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Board Leadership

Extension Board Leadership

1612 Claflin Road
Room 119 Umberger Hall
Kansas State University
Manhattan, Kansas 66506

K-State Research and Extension is an equal opportunity provider and employer.

Board Excellence Newsletter - Winter 2017

Information for Local K-State Research and Extension Board Members
Volume VII, Issue 1 - Winter 2017

 

From the Associate Director

“Building for the Future” will be the theme for the upcoming Partnership Meetings. I look forward to these events as an annual opportunity to meet with local extension board members. A panel of extension professionals will focus on increasing the value and capacity of our programming by using specialization and innovations to reach target audiences. We will continue conversations on achieving success in the extension district structure.

The meetings will be at these locations:

January 24 – Wichita

January 25 – Manhattan

January 31 – Cimarron

February 1 – Oakley

All board and Program Development Committee members are encouraged to attend. Contact your local extension office to register before January 12.

— Daryl D. Buchholz,dbuchhol@ksu.edu

 

It’s Not Too Late to Submit Board Leadership Assessment and Modules Year-End Summary

If you have not turned in the Excellence in Board Leadership Assessment and Board Leadership Module Year-End Summary for your local unit, it is not too late! You can submit both documents until January 13, 2017.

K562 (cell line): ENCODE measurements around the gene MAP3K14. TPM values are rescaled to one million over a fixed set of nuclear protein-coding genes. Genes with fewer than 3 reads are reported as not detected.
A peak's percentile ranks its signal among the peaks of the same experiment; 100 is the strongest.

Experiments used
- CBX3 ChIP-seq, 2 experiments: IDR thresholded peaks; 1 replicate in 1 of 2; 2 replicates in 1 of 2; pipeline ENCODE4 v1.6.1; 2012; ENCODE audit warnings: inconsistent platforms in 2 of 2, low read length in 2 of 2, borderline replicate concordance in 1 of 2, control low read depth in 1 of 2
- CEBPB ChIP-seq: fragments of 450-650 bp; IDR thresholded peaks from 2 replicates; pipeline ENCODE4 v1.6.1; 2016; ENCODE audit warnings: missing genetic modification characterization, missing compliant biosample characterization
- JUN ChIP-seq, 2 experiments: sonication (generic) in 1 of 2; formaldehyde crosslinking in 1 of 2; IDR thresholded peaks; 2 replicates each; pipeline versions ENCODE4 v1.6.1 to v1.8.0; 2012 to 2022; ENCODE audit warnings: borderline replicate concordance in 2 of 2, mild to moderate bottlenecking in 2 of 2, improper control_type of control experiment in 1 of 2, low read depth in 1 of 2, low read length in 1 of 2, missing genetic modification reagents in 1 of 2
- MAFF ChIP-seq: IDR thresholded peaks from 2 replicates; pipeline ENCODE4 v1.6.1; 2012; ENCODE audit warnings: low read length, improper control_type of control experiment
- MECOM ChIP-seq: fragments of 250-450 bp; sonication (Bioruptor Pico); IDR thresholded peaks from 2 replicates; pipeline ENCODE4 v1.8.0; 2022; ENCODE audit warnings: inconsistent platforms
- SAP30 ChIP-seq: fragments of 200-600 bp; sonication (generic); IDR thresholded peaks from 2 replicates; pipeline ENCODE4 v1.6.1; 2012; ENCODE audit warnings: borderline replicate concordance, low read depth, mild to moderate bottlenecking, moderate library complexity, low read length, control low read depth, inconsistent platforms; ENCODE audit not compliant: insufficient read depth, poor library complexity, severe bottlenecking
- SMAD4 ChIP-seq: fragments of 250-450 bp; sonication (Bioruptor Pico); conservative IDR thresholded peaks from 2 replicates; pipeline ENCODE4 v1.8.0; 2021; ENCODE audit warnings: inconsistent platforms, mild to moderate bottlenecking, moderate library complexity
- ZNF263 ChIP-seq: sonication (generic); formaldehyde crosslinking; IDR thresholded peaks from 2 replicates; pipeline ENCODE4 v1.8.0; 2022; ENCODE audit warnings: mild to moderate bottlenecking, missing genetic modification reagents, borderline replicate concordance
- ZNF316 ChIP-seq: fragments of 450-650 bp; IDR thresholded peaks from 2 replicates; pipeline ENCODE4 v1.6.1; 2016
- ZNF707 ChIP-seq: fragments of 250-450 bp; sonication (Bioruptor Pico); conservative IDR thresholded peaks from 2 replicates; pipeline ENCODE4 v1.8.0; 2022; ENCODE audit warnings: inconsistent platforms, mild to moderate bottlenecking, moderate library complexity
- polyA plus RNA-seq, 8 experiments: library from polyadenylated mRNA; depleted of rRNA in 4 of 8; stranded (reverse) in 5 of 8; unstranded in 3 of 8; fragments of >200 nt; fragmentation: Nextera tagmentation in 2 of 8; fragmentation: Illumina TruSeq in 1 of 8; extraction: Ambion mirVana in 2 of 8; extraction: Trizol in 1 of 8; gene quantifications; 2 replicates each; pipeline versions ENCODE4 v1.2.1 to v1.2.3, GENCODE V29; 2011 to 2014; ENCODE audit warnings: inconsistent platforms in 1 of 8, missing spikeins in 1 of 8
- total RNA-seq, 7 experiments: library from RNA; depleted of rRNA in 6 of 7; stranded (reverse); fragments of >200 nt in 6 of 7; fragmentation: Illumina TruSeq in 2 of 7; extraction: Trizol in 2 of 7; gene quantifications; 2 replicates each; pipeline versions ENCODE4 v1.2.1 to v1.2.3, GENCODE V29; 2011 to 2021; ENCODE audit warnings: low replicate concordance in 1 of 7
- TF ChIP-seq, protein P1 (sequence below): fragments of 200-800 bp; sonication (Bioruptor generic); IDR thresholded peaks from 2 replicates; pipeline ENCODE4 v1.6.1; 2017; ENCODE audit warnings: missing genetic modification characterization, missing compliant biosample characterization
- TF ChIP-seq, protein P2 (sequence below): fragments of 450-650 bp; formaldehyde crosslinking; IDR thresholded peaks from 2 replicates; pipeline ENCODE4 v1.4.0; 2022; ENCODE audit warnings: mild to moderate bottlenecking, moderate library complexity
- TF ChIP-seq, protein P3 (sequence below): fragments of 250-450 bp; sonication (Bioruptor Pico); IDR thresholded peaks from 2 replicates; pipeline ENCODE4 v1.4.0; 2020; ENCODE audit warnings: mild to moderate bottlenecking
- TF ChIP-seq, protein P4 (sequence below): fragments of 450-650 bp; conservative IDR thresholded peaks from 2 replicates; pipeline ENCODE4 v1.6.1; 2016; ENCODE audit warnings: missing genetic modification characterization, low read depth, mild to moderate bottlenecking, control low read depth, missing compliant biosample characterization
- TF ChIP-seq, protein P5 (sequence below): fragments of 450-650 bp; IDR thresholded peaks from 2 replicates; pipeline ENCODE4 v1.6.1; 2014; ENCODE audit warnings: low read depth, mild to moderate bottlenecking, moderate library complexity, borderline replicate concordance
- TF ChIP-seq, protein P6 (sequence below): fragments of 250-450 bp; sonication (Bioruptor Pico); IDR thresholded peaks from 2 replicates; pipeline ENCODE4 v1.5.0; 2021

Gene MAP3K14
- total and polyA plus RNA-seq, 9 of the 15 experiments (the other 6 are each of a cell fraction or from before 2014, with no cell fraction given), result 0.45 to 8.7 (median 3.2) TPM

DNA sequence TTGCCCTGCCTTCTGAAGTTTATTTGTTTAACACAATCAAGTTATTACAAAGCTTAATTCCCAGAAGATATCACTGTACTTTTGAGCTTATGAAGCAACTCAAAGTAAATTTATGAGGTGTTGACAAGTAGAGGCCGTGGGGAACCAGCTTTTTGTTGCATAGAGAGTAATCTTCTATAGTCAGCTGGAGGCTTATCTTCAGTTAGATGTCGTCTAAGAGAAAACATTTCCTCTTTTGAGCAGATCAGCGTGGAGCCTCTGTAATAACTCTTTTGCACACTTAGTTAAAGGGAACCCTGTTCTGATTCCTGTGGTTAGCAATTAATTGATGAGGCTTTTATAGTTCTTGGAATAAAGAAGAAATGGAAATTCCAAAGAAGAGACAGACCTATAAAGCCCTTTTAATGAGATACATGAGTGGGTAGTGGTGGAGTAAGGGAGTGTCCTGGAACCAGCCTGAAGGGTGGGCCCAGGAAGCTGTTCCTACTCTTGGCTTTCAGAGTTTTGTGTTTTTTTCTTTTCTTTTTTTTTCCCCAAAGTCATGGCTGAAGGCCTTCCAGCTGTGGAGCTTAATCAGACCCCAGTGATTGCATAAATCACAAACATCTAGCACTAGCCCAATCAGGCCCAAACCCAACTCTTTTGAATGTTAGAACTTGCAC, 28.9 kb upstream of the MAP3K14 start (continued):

The Excellence in Board Leadership Assessment guides boards when developing their leadership skills. At the beginning of the year, boards set goals based on best practices to guide their work. Throughout the year, boards review their goals, complete the self-assessment, and submit the document. Boards achieving a standard for 2016 will be recognized for their accomplishments at the 2017 Partnership Meetings.

The Board Leadership Modules Year-End Summary is another training tool to determine which modules to complete throughout the year. Modules may be used during regular meetings or as independent study reinforced with a brief discussion at a board meeting. At the end of the year, the checklist is completed and submitted.

Completed assessments should be sent by January 13 to Laurie Chandler, 104 Umberger, 1612 Claflin, Manhattan, KS 66506, lchandle@ksu.edu.

 

The Sedgwick County office was recognized as the Outstanding Local Unit at the 2016 Annual Extension Conference. The award recognizes excellence in educational programming, personnel, and budget management. In addition to a recognition plaque, the office received $1,000 for program expansion.

Agents, staff, and volunteers made 3,200 presentations during the past year. The agents all have areas of specialization, which leads to community recognition of their expertise. They have regular programming on several Wichita television and radio stations and provide bimonthly columns in the Wichita Eagle. The staff partners with 80 organizations in the Sedgwick County area.

Agents serve in key leadership roles including Program Focus Team chairs, agent professional association officers, and as presenters at professional meetings.

During the past year, $148,000 of external funding was secured for educational programming through grants, sponsorship of events, fund development, and cost-recovery.

Extension Professionals Recognized